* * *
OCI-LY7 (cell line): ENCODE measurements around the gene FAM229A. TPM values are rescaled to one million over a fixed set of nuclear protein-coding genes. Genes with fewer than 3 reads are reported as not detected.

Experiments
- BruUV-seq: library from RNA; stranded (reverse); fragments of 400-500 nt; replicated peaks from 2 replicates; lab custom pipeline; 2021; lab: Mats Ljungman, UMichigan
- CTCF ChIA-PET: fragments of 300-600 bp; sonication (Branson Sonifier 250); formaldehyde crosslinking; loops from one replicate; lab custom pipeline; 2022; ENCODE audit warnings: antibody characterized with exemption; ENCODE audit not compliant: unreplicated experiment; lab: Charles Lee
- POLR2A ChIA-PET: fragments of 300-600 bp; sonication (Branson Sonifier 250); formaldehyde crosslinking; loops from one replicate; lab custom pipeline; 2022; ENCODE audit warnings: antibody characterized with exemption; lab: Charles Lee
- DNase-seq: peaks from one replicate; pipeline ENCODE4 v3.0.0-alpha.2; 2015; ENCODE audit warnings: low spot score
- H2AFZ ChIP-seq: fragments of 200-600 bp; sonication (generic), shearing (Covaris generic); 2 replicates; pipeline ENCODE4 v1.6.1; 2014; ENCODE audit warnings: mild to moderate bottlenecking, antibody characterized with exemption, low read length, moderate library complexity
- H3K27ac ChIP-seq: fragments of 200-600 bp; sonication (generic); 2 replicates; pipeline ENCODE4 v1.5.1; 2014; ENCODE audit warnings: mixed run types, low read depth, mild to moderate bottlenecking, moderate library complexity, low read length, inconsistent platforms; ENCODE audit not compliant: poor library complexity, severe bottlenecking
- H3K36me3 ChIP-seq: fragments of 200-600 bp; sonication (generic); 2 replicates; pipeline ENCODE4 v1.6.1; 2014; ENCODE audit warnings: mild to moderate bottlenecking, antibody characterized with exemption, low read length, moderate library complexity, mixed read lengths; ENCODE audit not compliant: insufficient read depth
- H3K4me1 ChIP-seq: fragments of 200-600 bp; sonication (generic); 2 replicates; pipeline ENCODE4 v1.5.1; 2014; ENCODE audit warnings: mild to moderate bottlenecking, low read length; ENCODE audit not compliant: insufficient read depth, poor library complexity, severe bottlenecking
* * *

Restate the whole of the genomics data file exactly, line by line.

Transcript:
OCI-LY7 (cell line): ENCODE measurements around the gene FAM229A. TPM values are rescaled to one million over a fixed set of nuclear protein-coding genes. Genes with fewer than 3 reads are reported as not detected.

Experiments
- BruUV-seq: library from RNA; stranded (reverse); fragments of 400-500 nt; replicated peaks from 2 replicates; lab custom pipeline; 2021; lab: Mats Ljungman, UMichigan
- CTCF ChIA-PET: fragments of 300-600 bp; sonication (Branson Sonifier 250); formaldehyde crosslinking; loops from one replicate; lab custom pipeline; 2022; ENCODE audit warnings: antibody characterized with exemption; ENCODE audit not compliant: unreplicated experiment; lab: Charles Lee
- POLR2A ChIA-PET: fragments of 300-600 bp; sonication (Branson Sonifier 250); formaldehyde crosslinking; loops from one replicate; lab custom pipeline; 2022; ENCODE audit warnings: antibody characterized with exemption; lab: Charles Lee
- DNase-seq: peaks from one replicate; pipeline ENCODE4 v3.0.0-alpha.2; 2015; ENCODE audit warnings: low spot score
- H2AFZ ChIP-seq: fragments of 200-600 bp; sonication (generic), shearing (Covaris generic); 2 replicates; pipeline ENCODE4 v1.6.1; 2014; ENCODE audit warnings: mild to moderate bottlenecking, antibody characterized with exemption, low read length, moderate library complexity
- H3K27ac ChIP-seq: fragments of 200-600 bp; sonication (generic); 2 replicates; pipeline ENCODE4 v1.5.1; 2014; ENCODE audit warnings: mixed run types, low read depth, mild to moderate bottlenecking, moderate library complexity, low read length, inconsistent platforms; ENCODE audit not compliant: poor library complexity, severe bottlenecking
- H3K36me3 ChIP-seq: fragments of 200-600 bp; sonication (generic); 2 replicates; pipeline ENCODE4 v1.6.1; 2014; ENCODE audit warnings: mild to moderate bottlenecking, antibody characterized with exemption, low read length, moderate library complexity, mixed read lengths; ENCODE audit not compliant: insufficient read depth
- H3K4me1 ChIP-seq: fragments of 200-600 bp; sonication (generic); 2 replicates; pipeline ENCODE4 v1.5.1; 2014; ENCODE audit warnings: mild to moderate bottlenecking, low read length; ENCODE audit not compliant: insufficient read depth, poor library complexity, severe bottlenecking